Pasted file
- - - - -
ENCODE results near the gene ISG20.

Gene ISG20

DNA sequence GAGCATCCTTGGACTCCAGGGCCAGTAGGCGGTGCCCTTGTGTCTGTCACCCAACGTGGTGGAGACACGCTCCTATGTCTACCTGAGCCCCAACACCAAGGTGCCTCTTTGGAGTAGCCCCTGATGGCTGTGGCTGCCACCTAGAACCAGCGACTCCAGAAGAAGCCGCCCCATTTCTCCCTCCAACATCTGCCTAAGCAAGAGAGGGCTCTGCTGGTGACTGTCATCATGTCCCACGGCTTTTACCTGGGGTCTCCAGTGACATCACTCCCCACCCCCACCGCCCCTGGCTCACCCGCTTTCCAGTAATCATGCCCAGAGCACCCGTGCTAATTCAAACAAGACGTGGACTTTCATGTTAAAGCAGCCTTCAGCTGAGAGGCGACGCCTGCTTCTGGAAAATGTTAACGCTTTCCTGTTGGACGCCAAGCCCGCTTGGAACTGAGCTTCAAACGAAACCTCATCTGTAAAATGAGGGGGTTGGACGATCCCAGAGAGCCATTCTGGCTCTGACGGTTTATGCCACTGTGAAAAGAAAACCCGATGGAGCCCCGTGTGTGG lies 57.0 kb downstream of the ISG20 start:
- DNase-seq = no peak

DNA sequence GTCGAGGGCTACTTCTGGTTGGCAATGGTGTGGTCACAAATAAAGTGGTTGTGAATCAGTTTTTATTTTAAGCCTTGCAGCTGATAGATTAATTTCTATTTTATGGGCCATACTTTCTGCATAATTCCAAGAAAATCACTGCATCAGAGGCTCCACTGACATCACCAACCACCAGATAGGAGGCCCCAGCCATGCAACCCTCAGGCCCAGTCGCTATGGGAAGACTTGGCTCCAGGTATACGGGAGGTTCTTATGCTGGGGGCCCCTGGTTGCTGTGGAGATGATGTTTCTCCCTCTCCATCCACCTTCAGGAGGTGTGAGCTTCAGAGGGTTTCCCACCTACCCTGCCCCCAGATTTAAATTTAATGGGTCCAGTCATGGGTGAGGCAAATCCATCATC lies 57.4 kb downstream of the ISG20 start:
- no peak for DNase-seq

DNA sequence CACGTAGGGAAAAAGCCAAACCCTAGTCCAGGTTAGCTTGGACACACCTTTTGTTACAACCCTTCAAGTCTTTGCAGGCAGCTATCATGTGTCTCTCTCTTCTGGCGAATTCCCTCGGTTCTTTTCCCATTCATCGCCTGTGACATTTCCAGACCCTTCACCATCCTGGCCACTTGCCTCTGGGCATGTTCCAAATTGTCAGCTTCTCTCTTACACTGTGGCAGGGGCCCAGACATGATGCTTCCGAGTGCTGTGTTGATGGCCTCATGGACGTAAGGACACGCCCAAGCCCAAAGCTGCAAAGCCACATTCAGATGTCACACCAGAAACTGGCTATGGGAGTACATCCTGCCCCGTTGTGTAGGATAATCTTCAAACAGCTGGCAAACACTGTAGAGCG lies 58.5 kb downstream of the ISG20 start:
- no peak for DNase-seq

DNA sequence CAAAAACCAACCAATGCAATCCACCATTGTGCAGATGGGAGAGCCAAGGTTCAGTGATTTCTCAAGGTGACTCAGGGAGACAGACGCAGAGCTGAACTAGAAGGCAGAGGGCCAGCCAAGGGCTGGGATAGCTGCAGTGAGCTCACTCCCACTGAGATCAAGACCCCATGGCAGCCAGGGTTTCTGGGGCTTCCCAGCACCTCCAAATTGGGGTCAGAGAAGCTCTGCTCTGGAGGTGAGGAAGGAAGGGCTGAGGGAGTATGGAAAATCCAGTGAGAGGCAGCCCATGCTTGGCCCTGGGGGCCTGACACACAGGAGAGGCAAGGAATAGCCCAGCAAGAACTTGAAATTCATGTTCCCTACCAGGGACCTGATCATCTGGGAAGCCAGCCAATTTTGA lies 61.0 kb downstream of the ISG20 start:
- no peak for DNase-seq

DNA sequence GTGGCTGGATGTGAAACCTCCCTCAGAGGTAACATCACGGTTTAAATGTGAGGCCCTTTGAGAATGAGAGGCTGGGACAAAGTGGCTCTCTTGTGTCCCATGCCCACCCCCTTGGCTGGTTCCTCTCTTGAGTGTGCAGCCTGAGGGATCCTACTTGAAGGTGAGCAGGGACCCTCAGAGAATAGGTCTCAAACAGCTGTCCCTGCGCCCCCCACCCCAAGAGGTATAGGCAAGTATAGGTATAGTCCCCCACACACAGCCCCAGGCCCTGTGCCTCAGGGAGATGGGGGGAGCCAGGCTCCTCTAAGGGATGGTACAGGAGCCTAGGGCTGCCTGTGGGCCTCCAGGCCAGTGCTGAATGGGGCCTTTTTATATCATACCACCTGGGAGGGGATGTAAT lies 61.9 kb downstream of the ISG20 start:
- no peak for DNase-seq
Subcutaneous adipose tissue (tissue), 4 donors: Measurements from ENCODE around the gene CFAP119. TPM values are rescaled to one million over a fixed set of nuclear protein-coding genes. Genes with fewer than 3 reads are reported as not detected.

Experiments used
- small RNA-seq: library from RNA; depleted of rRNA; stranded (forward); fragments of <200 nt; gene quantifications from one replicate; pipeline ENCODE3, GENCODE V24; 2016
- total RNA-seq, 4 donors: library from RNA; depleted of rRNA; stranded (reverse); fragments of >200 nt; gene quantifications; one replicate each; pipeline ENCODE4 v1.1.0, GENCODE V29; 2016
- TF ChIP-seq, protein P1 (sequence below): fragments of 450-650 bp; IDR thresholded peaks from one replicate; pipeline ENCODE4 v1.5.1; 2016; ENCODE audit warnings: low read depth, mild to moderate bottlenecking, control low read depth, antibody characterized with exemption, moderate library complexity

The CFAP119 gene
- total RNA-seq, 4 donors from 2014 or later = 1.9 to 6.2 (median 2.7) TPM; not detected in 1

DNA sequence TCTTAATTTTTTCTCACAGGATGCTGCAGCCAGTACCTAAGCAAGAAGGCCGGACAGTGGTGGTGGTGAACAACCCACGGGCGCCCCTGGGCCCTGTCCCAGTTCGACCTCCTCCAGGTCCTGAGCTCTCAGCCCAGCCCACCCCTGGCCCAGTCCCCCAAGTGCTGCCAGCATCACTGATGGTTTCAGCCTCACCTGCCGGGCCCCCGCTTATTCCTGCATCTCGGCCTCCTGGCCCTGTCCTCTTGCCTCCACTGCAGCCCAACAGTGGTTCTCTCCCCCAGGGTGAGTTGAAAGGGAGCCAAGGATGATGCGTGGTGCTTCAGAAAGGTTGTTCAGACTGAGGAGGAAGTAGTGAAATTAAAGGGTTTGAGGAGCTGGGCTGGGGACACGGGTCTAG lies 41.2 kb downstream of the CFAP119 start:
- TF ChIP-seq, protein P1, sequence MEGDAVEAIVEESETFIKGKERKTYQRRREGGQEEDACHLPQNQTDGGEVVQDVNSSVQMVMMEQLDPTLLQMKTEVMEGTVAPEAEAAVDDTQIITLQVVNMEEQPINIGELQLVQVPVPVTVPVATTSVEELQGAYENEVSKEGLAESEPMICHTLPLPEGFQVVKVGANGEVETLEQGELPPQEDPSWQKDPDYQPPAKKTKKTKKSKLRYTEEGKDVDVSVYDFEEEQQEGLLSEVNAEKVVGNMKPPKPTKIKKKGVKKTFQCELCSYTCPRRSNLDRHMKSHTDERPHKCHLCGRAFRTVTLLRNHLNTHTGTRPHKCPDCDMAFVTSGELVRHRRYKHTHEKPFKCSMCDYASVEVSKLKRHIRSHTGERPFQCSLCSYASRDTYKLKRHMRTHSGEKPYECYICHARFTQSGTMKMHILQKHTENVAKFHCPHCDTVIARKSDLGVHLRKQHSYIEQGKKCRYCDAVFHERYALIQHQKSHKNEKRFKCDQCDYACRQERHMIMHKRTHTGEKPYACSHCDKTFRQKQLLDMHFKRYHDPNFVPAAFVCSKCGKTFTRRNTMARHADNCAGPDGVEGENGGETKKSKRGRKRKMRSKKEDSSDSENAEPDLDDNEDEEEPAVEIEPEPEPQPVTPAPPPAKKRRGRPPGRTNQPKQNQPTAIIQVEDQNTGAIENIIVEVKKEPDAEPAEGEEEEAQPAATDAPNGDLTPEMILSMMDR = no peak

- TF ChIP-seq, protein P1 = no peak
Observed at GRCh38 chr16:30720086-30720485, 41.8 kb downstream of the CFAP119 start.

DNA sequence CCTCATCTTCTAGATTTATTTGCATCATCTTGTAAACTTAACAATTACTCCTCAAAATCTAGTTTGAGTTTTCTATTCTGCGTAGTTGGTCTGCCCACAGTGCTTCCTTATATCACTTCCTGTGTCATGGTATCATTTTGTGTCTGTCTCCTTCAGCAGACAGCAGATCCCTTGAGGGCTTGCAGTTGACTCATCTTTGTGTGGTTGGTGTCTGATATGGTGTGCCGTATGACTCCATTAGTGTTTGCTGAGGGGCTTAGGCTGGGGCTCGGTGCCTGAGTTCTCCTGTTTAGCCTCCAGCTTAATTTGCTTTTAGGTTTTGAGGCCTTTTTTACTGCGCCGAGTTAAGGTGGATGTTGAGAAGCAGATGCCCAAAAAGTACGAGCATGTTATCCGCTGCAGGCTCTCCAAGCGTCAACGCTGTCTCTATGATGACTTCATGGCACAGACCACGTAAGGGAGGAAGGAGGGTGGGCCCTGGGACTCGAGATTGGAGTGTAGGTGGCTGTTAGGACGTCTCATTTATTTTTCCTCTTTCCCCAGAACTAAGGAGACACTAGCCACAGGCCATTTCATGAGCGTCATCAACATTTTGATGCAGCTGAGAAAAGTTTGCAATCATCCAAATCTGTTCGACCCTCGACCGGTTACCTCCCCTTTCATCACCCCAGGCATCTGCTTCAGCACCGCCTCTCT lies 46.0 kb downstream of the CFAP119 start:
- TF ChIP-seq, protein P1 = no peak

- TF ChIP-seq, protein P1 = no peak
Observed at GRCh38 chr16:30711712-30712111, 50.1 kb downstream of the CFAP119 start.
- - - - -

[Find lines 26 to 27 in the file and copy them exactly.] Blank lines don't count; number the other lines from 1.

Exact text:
- TF ChIP-seq, protein P1 = no peak
Observed at GRCh38 chr16:30711712-30712111, 50.1 kb downstream of the CFAP119 start.